Green Tea an 'Endocrine Disruptor'? If so, Everything Is

By Gil Ross — Dec 09, 2015
A new report details adverse effects of high-exposures to "green tea polyphenols" on reproduction and development in fruit flies, after exposing their larvae to those substances. But the authors suggest that these same compounds can do the same thing to humans. Another case of "endocrine disruption" or junk science nonsense? Can you guess what we think?

Fruit FlyNo matter now often we ask the "endocrine disruptor" contingent this question Please tell us, what are the endocrines that are being disrupted, allegedly, by all those "toxic" chemicals you impugn? we end up getting no satisfaction.

Since the definition of an endocrine disruptor seems to expand or contract to suit the agenda of the "environmental" group seeking to target a chemical, and since I never encountered any scientist or physician who used the term to aid in the diagnosis or treatment of any human condition, I urge that it be abandoned.

Thanks to the U.S. Environmental Protection Agency and its many related regulators, and the myriad "green" Non-Government Organizations which continue to promulgate the term when they seek to get some substance regulated off the market, or put on some skull-and-crossbones "toxic" list such as California's Prop. 65, the term has a life of its own.

There is even an "Endocrine Disruptor Screening Program" researching the "low-dose" effects ascribed to some chemicals. (The low-dose effect is the concept that some chemicals have toxic effects at low exposures that are not seen at higher levels. Yeah, right? See "the 2nd law of thermodynamics"!)

ACSH's publication, as well as federally-funded peer-reviewed studies by Dr. Justin Teeguarden, among others, have (I thought) expunged the vague and non-scientific term from rationale discourse.

Sadly, that is not yet the case, as is evidenced by a new report published in the Journal of Functional Foods by a group well-versed in such assessments of natural food products herbs, spices and root extracts, for example that people have ingested for centuries because of their alleged health benefits. Their article is entitled "The impact of green tea polyphenols on development and reproduction in Drosophila melanogaster."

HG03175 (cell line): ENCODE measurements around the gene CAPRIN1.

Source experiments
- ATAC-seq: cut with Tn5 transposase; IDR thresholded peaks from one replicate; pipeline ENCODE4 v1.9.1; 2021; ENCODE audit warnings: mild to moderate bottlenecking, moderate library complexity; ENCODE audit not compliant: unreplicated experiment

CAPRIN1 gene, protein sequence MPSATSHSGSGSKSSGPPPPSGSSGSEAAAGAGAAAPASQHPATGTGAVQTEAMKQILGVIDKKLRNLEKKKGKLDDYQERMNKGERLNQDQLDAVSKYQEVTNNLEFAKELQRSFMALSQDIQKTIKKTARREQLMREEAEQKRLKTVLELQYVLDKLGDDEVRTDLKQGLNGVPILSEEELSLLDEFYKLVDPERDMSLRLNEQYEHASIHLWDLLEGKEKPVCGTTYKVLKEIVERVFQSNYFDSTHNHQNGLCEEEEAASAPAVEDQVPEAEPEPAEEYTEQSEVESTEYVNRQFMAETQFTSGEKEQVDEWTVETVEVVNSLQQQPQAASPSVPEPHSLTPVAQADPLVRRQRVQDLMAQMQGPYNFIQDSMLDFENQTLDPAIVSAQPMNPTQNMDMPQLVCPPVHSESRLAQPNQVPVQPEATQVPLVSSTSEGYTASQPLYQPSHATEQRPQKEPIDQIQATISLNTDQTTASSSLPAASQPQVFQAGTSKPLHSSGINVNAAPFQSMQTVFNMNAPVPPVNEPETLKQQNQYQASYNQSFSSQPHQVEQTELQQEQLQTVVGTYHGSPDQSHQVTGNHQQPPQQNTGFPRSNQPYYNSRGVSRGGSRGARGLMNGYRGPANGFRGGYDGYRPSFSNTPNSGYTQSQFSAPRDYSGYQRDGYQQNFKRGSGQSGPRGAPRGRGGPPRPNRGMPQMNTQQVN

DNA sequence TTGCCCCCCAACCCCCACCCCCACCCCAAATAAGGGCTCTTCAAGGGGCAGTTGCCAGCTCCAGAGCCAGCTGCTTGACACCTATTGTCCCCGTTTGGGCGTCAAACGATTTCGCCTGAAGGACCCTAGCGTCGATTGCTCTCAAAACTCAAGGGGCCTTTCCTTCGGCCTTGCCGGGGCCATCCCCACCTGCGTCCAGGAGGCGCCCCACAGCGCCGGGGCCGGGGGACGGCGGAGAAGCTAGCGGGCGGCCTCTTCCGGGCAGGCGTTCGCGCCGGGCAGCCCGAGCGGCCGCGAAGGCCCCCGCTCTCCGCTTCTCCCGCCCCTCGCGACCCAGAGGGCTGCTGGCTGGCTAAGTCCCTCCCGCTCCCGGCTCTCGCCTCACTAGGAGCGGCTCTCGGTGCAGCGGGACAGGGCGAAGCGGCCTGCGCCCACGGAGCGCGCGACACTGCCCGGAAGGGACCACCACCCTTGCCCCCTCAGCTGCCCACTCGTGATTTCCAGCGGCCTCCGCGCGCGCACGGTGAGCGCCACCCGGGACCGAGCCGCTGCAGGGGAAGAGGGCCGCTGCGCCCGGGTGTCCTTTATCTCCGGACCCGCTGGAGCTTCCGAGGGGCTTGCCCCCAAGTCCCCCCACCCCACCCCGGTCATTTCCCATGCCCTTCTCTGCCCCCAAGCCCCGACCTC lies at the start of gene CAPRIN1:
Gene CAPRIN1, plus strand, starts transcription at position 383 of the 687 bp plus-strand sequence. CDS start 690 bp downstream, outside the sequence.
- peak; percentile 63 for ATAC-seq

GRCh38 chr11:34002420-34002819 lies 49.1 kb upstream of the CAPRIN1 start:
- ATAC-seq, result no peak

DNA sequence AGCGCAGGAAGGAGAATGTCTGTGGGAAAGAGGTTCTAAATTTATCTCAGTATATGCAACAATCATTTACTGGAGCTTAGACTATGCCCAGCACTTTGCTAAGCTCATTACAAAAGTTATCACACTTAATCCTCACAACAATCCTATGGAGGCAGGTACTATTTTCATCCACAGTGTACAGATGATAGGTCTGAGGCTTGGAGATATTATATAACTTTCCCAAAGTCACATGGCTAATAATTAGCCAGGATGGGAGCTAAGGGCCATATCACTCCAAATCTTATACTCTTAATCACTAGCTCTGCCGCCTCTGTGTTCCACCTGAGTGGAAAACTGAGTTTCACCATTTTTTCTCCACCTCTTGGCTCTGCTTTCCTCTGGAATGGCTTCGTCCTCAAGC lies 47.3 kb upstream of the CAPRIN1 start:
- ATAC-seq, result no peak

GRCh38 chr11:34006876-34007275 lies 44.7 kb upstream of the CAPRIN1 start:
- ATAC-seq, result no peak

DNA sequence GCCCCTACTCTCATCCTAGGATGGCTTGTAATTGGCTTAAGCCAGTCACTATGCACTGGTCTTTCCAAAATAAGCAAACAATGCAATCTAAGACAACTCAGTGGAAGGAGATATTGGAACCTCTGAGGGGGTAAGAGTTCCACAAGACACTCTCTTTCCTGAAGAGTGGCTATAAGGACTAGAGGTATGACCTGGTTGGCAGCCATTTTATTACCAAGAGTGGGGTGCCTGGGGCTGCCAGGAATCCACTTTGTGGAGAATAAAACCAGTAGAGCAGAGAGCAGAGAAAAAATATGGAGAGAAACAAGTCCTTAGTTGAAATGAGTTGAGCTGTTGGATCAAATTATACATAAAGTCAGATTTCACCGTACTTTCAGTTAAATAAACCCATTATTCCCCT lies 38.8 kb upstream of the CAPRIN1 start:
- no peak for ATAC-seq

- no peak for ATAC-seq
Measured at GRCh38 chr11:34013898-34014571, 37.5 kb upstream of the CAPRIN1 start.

Led by Dr. Mahtab Jafari, associate professor of pharmaceutical sciences at University of California-Irvine, this latest study bathed fruit flies (Drosphila melanogaster) in lots of green-tea polyphenols (GTPs), and the results can be summarized thusly:

"Fruit fly larvae were exposed to green tea polyphenols only during development. A high dose delayed development, reduced offspring sizes and impaired reproduction. Morphological abnormalities of reproductive organs were observed."

Notice the key words, "high dose." So if fruit fly larvae are awash in GTPs, the progeny (especially the males) are somewhat dysfunctional, and the fertility is also reduced.

But wait for their punchline: High doses of GTPs may cause developmental adverse effects in humans.

Wait, what?

The authors decided to extrapolate their high-dose insect work to the ingestion of green tea in people, with the inference of reproductive and developmental consequences of a similar nature. Well, that would be endocrine disruption, for sure if there were a hint of a scientific basis for this inanity. However, as sure as my own endocrines are being titillated right now, some (many?) "environmental" anti-chemical groups will extract the terms "endocrine disruption" and "environmental chemical" and craft it into a scaremongering fund-raising alert. The Environmental Working Group is my bet for the first one there.